Mitch: That’s great, but what’s the one thing?
Curly: That’s what you gotta figure out.

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11/25/07 Hitting the Dirt

Sunday.  I feel like now I am officially in the throws of the holidays.  Thanksgiving down, 100 parties to go.  Hate to sound Grinchish but can I just say thanks but no thanks?  I have work to do and all these parties are blowing my routine.  I would also like to ask why does everyone feel obliged to throw a party in December?  What’s wrong with the rest of the year?  Like March, what’s wrong with the month of March? Nobody throws parties in March.  Perfectly good month.   Instead we lump  the parties together into one month that can’t possibly hold them all.  Finally January comes and everyone calms down.  I can’t wait for January.  Normalcy.  Seclusion.

Thursday we had an unfofficial workout before Turkey dinner.  We had a small number of people show up to ride in the park.  I was surprised to see anybody show up and alarmed to see that only the fastie-fast people showed up (well faster than me people).  I was nervous about keeping up with them but I think the coach held everyone back a little for me.  I felt a little guilty but then I figured, well, it’s Thanksgiving, they should be a little generous on the holiday.  I have to say everyone was very nice and it was a great way to start the holiday.

I had a lovely quiet Thanksgiving with my family, in CT.    I tried very hard to not overeat but I did drink a little too much wine and broke down and had a second piece of pie later at night.  Okay, okay, I’m not perfect (or even close).  I went to my WW meeting on Friday and took my lumps being up 3.5 pounds over the past two weeks (I knew after our trip to Maryland I had not been even close to on track so I was going to pay the price.)  This week is a really critical week to get right back on track.  It’s not the falling off that hurts, it’s only not getting back up…  So I’m back-up and on-track.  I took Friday as an extra day of rest.  This week is actually supposed to be a more intense week (next week is our rest week) but I kind of needed it and as it turns out, Saturday was a big workout so I’m glad I did.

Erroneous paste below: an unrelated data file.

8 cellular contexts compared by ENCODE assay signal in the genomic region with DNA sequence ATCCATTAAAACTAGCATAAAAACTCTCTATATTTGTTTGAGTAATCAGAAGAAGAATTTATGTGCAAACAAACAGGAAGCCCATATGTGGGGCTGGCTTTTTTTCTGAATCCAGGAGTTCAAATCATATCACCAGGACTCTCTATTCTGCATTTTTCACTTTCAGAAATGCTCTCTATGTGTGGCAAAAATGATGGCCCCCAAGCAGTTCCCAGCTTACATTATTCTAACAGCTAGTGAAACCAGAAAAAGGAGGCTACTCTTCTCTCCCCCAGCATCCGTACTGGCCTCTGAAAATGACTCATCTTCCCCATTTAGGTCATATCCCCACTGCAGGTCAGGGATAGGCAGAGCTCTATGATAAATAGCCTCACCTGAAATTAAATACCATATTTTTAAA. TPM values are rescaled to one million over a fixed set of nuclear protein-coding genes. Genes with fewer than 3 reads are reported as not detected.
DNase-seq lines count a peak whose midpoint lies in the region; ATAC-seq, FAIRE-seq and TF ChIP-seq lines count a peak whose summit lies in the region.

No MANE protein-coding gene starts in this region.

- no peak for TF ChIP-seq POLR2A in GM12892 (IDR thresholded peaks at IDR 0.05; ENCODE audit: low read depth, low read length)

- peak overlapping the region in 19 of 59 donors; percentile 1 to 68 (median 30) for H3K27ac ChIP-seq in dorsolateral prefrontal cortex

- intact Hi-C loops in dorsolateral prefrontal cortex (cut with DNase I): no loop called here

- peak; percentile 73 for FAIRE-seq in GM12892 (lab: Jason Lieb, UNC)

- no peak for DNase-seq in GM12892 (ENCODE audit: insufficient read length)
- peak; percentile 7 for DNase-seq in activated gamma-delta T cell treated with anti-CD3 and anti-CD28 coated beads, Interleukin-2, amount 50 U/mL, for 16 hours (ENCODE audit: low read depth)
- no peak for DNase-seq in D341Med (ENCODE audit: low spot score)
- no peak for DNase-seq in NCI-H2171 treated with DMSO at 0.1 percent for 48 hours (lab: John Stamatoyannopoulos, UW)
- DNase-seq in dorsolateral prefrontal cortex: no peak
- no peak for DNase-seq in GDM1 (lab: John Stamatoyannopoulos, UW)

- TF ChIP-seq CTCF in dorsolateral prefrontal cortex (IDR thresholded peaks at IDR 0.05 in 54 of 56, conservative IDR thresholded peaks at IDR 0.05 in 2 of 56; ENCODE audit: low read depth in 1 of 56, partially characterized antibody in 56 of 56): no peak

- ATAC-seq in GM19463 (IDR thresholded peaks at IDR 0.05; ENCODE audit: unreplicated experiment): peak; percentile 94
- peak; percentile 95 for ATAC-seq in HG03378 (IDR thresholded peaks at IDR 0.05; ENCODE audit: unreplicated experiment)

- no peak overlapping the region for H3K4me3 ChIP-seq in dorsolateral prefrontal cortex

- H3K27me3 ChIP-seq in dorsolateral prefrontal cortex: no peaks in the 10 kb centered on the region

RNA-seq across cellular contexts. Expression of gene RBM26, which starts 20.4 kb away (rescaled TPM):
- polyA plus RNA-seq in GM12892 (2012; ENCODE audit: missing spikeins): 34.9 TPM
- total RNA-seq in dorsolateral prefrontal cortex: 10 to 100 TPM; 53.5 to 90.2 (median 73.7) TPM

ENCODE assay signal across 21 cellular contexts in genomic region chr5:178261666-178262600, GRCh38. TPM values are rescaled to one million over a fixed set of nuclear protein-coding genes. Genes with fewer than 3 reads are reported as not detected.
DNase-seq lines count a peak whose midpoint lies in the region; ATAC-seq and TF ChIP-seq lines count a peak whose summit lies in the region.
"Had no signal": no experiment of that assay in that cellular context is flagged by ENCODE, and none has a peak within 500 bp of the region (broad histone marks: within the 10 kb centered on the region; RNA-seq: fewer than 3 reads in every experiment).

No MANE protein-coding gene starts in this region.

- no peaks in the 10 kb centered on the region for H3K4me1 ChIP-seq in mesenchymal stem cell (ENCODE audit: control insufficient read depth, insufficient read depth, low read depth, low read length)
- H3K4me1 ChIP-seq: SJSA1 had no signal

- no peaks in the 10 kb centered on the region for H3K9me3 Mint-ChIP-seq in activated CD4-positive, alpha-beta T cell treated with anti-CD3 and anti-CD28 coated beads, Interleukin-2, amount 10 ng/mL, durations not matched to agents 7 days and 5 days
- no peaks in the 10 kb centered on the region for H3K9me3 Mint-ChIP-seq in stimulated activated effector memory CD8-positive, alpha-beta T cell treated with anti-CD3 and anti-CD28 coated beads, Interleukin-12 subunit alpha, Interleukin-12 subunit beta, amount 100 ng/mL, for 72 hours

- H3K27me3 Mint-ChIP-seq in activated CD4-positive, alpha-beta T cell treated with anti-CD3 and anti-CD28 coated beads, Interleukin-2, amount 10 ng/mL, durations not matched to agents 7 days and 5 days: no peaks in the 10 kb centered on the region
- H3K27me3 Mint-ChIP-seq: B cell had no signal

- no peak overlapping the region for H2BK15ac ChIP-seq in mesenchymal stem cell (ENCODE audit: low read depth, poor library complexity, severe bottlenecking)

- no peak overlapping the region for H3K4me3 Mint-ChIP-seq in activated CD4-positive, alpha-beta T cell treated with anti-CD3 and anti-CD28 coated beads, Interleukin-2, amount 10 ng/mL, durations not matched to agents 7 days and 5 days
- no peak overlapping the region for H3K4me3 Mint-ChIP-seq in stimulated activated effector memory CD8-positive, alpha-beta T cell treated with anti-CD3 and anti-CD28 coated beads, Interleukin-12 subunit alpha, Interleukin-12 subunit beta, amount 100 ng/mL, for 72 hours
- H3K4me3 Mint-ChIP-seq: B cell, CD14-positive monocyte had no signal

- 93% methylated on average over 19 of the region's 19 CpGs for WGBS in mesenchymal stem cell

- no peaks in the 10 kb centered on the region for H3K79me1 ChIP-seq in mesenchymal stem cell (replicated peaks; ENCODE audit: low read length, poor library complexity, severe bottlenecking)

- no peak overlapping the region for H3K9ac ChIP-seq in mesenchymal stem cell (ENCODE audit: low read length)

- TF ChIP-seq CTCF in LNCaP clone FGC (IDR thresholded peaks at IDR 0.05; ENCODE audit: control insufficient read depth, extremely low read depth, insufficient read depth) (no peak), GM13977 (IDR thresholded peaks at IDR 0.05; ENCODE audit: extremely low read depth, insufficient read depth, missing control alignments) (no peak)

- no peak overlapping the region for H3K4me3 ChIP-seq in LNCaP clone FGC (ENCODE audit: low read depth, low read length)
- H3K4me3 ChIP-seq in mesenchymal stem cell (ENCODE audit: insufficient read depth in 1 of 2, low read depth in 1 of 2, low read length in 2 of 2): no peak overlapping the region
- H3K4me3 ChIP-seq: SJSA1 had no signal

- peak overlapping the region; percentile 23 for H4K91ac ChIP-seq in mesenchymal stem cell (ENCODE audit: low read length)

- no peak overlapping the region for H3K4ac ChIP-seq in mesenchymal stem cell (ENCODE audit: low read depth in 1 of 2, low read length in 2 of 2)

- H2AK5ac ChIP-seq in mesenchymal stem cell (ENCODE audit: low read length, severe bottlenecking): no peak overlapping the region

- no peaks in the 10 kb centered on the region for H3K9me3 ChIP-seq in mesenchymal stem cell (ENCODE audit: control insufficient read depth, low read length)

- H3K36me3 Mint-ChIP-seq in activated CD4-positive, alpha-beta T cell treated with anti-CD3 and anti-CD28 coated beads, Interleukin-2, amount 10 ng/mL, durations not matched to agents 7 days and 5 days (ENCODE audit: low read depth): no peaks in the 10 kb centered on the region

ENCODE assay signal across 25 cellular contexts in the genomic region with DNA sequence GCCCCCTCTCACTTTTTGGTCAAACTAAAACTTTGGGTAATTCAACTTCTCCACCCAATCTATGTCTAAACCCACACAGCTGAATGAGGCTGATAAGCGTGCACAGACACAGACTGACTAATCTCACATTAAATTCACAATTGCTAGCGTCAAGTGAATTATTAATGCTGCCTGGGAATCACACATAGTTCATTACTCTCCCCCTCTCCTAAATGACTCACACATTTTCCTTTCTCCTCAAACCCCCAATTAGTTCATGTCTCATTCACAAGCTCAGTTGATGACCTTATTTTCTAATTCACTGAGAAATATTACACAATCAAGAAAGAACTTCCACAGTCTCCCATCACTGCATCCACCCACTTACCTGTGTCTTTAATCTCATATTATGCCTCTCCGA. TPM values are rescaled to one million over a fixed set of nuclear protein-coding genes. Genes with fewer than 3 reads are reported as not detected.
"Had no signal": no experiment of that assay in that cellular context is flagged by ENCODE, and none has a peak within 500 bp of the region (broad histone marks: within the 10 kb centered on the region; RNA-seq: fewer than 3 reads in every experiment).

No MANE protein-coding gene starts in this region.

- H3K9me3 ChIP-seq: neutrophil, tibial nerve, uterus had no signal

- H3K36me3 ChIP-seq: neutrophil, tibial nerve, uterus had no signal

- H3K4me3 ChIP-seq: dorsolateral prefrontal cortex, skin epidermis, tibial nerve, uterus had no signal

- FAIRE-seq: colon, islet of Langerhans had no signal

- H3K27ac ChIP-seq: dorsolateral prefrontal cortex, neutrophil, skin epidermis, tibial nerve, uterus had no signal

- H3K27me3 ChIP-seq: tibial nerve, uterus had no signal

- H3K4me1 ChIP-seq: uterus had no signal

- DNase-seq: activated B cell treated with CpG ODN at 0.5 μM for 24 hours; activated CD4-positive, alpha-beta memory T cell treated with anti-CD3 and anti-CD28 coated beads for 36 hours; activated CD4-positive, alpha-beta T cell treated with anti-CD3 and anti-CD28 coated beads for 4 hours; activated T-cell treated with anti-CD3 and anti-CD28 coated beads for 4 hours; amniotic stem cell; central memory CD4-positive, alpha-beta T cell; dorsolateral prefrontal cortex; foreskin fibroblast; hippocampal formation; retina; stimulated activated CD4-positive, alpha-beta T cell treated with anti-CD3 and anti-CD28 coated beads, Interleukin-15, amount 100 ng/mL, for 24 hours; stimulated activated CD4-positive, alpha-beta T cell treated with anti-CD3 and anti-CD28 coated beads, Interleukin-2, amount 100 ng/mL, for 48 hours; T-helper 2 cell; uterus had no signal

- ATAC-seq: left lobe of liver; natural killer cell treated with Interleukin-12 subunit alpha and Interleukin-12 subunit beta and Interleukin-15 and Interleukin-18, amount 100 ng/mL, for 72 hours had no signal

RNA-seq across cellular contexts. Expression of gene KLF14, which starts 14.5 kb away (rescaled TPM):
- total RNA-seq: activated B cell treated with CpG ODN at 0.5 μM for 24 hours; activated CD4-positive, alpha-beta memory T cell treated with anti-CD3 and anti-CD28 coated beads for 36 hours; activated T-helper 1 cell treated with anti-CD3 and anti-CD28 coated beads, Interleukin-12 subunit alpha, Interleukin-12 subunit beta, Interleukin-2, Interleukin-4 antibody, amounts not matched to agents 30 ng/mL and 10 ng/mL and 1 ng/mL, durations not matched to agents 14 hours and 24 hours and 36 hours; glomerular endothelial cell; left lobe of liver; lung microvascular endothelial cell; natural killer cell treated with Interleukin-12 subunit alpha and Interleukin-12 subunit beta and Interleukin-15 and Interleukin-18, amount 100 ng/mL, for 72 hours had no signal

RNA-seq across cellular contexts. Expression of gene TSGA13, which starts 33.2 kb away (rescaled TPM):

It was cold Saturday morning.  Really cold.  35 degrees and windy.  Ouch.  I had to meet the team over the bridge at 9:15.  I decided to ride my bike instead of driving because I was worried about return traffic (there was none).  So I rode over the bridge to meet the team.  We then rode down river road (cold) to Ross Dock.  We hid our bags with running shoes behind some bushes and proceeded to do three, twenty minute out and back repeats of Ross Dock (1 hour total).  It was steady state effort — try to keep your heartrate the same going up hill and on the flats….  I think I did okay but I certainly didn’t ride as fast as the rest of the team.  The nice thing about out and backs is that everyone ends up back together at the end of the interval.  We had all nice people come out and I was once again impressed with the caliber of people on the team — they are all great athletes and super nice people.